What to do About Carcass Disposal
Carcass disposal is a growing concern for dairies regardless of size. Recently small rendering compa-nies in the Northeast have been notified by pet food manufacturers that they will no longer accept product from carcasses that die on the farm. Trace amounts of sodium pentobarbital, used by veterinarians for euthanasia, has been detected in commercial dog food. Farms that used rendering companies to remove dead stock are now left without a safe and convenient method of carcass disposal.
Euthanasia for livestock in certain situations remains the most humane option for animals that are disabled or sick and have no reasonable chance of a positive recovery. Approved methods for cattle euthanasia include gunshot of the appropriate caliber, penetrating captive bolt and barbiturate overdose, provided veterinarians and herdsmen are properly trained. Unfortunately, despite its effectiveness and low cost, the use of pentobarbital will always result in a carcass unfit for consumption.
Contrary to popular belief, sodium pentobarbital is not destroyed by the rendering process and could potentially induce toxicities in wild animals or pets that ingest the tainted product. Under no circumstances should cattle euthanized with pentobarbital be allowed to enter the pet food market – FDA has established a zero tolerance for this drug. Because of the potential for inadvertent toxicities, pet food manufacturers only accept product from animals that have arrived at packing plants alive.
In an effort to avoid pet food contamination, New York State veterinary authorities have suggested uniquely identifying (ear tags and thoracic/abdominal dye) cattle and horses that have been given pentobarbital. And, in the future, farms and veterinarians will likely have to document the method of euthanasia when deadstock are removed.
Fortunately there are options for on farm disposal of carcasses. Burial and composting tend to be the most popular and economically viable. Burial in a trench has several disadvantages including environmental concerns and the potential for wild animals to uncover carcasses that haven’t been protected with adequate topsoil. Cold weather may discourage burial disposal.
Composting has become popular, specifically in the Northeast, as a means of carcass disposal. The process only requires an adequate source of carbon, such as wood chips, and a front-end loader. The resulting composted material is environmentally safe and can be reused to establish another compost pile or spread as fertilizer. Before you bury or compost, consult your specific state regulations as protocols can differ in various regions of the country.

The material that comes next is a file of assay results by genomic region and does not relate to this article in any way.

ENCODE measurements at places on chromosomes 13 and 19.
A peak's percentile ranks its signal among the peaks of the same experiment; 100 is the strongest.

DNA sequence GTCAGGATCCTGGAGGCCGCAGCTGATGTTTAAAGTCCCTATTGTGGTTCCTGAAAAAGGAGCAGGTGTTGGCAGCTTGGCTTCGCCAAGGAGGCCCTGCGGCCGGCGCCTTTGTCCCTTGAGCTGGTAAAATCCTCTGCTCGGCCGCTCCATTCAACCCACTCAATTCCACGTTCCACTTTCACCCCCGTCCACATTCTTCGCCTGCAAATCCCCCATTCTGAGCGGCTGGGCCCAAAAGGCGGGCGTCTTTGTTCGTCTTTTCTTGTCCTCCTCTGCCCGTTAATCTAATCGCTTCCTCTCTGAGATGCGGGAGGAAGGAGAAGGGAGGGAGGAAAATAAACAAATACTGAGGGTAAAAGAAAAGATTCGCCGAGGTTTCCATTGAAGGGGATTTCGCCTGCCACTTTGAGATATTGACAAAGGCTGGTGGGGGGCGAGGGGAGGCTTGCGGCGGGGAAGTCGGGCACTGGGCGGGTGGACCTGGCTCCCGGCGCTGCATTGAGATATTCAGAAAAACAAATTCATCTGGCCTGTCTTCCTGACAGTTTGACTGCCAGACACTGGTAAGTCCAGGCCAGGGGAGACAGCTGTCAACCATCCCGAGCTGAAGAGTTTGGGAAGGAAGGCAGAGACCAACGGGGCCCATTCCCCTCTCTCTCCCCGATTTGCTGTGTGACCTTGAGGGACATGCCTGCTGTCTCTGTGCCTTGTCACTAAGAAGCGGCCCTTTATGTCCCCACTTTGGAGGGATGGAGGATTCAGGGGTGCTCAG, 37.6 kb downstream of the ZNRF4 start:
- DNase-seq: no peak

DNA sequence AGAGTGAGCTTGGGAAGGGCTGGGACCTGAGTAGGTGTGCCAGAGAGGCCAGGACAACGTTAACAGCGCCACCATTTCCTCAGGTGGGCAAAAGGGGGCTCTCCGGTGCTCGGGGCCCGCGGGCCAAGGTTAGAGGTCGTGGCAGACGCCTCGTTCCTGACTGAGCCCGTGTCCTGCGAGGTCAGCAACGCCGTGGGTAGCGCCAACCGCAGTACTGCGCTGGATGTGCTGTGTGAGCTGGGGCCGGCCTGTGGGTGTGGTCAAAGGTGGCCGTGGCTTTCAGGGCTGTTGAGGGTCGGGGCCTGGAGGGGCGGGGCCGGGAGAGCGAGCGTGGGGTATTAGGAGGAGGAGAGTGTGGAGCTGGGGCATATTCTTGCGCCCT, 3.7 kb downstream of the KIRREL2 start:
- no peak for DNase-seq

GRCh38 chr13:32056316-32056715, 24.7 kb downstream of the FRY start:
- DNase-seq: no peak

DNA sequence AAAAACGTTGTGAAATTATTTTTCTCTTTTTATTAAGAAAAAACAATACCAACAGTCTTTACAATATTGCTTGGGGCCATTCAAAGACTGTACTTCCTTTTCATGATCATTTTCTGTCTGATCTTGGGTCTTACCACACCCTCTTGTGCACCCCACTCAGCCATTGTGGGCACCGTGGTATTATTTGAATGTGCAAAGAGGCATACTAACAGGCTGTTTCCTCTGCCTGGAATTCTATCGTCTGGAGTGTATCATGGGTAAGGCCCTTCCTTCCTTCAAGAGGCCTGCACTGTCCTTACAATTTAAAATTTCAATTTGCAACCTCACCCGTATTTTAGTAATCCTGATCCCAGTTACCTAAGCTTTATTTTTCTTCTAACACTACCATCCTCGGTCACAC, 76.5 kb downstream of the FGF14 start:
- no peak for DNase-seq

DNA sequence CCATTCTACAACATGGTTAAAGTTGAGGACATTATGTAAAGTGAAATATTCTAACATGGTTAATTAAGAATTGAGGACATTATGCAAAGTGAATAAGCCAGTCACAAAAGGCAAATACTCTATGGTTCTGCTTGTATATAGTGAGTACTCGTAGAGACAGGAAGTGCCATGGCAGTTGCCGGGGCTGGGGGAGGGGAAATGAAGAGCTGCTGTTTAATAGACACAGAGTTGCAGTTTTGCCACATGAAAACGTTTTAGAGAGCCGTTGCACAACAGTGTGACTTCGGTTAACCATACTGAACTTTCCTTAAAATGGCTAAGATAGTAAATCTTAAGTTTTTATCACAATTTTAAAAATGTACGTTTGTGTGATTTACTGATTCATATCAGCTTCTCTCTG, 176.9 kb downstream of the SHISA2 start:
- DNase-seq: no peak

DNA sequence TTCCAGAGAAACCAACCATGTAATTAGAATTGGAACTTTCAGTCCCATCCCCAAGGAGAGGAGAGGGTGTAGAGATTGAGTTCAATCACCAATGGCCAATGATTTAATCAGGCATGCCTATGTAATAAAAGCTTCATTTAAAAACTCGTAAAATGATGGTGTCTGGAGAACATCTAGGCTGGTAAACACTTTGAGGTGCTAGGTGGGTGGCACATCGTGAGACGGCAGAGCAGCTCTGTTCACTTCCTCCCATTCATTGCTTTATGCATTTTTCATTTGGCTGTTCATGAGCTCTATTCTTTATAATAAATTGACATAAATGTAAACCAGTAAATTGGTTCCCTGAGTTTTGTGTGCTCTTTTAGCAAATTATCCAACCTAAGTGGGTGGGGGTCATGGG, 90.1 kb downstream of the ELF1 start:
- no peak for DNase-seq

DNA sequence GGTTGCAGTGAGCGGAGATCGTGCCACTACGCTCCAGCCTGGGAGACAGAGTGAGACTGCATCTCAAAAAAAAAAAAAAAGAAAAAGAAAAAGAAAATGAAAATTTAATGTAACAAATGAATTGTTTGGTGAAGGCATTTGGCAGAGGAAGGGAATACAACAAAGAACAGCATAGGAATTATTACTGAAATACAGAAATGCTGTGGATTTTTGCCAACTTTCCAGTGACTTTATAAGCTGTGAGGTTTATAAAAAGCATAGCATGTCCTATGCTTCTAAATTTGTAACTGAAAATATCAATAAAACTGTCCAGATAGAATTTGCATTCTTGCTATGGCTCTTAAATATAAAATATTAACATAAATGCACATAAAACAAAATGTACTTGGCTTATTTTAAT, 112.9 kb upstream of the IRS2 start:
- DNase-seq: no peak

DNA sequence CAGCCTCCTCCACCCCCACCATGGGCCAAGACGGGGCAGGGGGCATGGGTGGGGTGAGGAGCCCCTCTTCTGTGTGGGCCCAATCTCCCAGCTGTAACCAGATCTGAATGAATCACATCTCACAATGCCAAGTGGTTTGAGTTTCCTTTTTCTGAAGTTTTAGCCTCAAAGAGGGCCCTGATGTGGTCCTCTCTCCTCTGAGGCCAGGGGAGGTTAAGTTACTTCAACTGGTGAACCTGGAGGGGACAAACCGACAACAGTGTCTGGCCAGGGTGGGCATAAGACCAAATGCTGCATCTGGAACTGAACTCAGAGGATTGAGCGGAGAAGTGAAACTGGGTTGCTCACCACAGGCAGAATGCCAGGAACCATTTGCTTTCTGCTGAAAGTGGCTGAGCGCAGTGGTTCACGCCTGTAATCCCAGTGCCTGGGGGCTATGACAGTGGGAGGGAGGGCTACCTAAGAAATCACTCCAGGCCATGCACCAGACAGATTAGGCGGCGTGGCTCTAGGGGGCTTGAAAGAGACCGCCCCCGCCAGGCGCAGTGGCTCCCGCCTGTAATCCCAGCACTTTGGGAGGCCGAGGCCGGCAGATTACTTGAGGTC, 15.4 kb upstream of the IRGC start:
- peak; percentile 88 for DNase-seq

Options for disposal include landfills, incineration and alkaline digesters. These methods, though, can be expensive and are limited in their ability to handle large numbers of carcasses. Removing carcasses to pastures or woods without burying or composting is discouraged and often illegal.
SELL HEALTHY ANIMALS
While culling is inevitable, given the current dairy economy, producers and veterinarians need to identify culling candidates while they’re still healthy. Dairy beef is still a valuable resource. When sending animals to the sale barn is not an option, on-farm euthanasia must be considered. Farm personnel must be properly trained to identify animals for which euthanasia is the best option and instructed on the safe disposition of the carcass. Dairies also need to consider public perception when deciding how best to handle deadstock.
Remember: Sodium pentobarbital is to be handled and administered only by a licensed veterinarian. Animals euthanized with this product can not enter the pet food market.
Peter Ostrum is a senior partner in Dairy Health and Management Services and the Countryside Veterinary Clinic in Lowville, N.Y.
For more on this topic, read:
Methods for Managing On-Farm Mortalities
The Euthanasia Treatment Protocol
Wed, 11/07/2018 – 13:26
Housing / Facilities
Regulations and restrictions can make carcass disposal difficult.
Texas A&M AgriLife Extension Service photo by Adam Russell
Source: Dairy Herd